Instead of relying on a traditional ratcheting headband that pinches the sides of your head a fixed amount, the two sides are connected by a spring-loaded inner head strap that automatically adjusts tension to the size of your skull. The fancy modular headband also lets you pop out the earcups and slot them higher or lower to fit larger or smaller heads.
Add great battery life (I got nearly 27 hours) and some of the best wireless range (downstairs, through a floor and a wall) and you’ve got quite the contender. Just know that while the mic quality is quite good, the audio lacks some punch and can get a little tinny. There’s also no surround sound for the PS4, if that’s important to you, and no headphone jack.
The best headset for people who hate headsets: Steelseries Arctis 7
$150, £140, AU$280
- Compatible with: PC, PS4, Nintendo Switch (with 3.5mm workaround), Steam Link, others via wired 3.5mm cable
- Buy for: Comfort, stylish design, mic quality, battery life, two audio streams on PC, and you can plug in your earbuds!
- Skip if: You’re buying for Xbox, have a particularly tall head or large ears, and/or need great audio quality.
Some people hate headsets. They hate how they look. They hate how they feel. Those people should buy a Steelseries Arctis 7. It’s the headset that uses a colorful, comfy, ski-goggle-like stretchy fabric band to make a fashion statement, cushion your head and adjust its tension simultaneously.
The result: a headset that’s more comfortable for average-size heads than practically any other, and one you wouldn’t be embarrassed to wear in public. (The super-retractable mic also doesn’t hurt.) And if you still hate the fit, you can plug your earbuds into the headset’s “Share” port and leave the Arctis dangling around your neck.
The Arctis 7 also offers a killer feature you won’t usually find on headsets this price: two distinct audio streams on PC. Set voice chat to one, your game to the other, then just reach up and rotate a dial whenever you need to hear friends (or footsteps) more clearly.
The best audio: Astro A50 Gen 3
$300, £250, AU$480
- Compatible with: PS4 or Xbox One versions; also works with PC, Nintendo Switch (with 3.5mm workaround), Steam Link
- Buy for: Mic quality, audio quality, comfort, two audio devices on PC, optical jacks on base station
- Skip if: You need long battery life — or audio privacy. You aren’t made of money. You want a wired headset, too.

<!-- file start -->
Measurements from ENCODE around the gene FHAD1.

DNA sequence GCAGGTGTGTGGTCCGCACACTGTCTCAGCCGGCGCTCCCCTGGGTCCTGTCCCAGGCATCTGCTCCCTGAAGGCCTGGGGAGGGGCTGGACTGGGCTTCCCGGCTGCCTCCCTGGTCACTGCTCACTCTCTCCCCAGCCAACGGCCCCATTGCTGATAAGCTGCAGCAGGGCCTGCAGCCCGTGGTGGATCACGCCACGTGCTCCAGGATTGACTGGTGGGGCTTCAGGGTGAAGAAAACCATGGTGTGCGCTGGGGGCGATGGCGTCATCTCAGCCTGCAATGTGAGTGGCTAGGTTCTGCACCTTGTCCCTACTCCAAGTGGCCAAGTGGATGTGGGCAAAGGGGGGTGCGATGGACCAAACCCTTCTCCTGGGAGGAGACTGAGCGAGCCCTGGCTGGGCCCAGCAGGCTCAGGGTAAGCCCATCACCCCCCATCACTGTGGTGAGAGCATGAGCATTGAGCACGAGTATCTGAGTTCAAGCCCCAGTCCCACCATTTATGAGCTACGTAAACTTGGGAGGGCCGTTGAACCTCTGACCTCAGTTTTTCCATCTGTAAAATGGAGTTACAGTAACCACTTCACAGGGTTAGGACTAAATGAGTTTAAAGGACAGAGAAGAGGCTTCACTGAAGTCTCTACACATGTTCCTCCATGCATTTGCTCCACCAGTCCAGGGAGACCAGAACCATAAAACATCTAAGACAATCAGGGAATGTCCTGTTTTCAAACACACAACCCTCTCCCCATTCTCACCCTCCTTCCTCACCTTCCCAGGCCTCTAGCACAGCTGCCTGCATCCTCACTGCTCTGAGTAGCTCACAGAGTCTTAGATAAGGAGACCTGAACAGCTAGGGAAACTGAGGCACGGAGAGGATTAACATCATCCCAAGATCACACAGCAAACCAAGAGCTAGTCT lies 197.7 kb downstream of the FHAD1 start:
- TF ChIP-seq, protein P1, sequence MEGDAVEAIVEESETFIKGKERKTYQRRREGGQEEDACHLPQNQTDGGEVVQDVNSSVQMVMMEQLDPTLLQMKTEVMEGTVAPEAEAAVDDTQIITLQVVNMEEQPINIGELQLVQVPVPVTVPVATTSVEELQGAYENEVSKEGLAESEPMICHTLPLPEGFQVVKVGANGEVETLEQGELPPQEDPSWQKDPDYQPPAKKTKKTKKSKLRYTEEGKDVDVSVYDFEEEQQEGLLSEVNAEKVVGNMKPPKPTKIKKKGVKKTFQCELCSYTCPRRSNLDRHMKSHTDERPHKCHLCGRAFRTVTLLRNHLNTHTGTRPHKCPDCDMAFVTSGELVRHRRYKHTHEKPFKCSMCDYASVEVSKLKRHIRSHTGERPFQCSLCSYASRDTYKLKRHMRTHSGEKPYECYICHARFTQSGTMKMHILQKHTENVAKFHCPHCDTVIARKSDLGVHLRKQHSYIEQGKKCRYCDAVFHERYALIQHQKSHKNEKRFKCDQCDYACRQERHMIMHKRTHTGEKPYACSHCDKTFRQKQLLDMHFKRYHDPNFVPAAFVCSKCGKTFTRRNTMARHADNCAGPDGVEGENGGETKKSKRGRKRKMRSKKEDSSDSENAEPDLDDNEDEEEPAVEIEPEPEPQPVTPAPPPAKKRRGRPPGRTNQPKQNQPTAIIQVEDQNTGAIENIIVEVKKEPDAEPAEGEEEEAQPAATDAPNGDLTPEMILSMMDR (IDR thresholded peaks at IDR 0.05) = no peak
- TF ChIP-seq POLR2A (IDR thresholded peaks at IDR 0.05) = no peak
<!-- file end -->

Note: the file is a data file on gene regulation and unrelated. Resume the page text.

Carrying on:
There’s a reason the Astro A50 is typically touted as the best wireless gaming headset: it sounds superb. No other wireless gaming headset has the clarity and the booming bass over a purely wireless connection. None has a microphone nearly as rich, or as good at filtering out unwanted background sounds.
That’s probably because unlike practically any other headset, the A50 uses a 5GHz wireless connection, offering more bandwidth (and thus higher audio quality) than a typical 2.4GHz kit. But it also means shorter range, shorter battery life and — particularly on the Xbox, if you read the user reviews — the chance for troublesome interference.
Though the Astro A50 Gen 3 comes with a neat charging dock that keeps track of your battery life, it’s tough to get the charging pins lined up. I came back to a dead headset more than once. Also, know that it’s the leakiest headset I tried: People around you can definitely hear your tunes.
None of those are why the A50 isn’t my top pick, though. It simply costs twice as much as other competent options. And if price is no object, you should definitely check out the more futureproof (but less bassy) Steelseries Arctis Pro later in this post.
The best for budget PC gamers: Corsair Void Pro Wireless
$100, £110, AU$200
- Compatible with: PC, Steam Link. Works poorly with PS4.
- Buy for: Big heads. Happy wallets. Gifts for other people.
- Skip if: You’re buying for PS4, Xbox, Switch, or phone. You have a small head.
There are two easy ways of looking at the Corsair Void Pro Wireless. It’s really comfortable, really cheap, surprisingly crisp and clear, and looks cool.
Or: It barely stays on your skull, doesn’t work properly with anything besides a PC, is ugly AF and lacks great sound. It really depends on the size of your head, and your expectations. If $50 is a lot of money to you (it’s the difference between the Void Pro and our top picks) and your head is large, I’d nab it over practically anything else.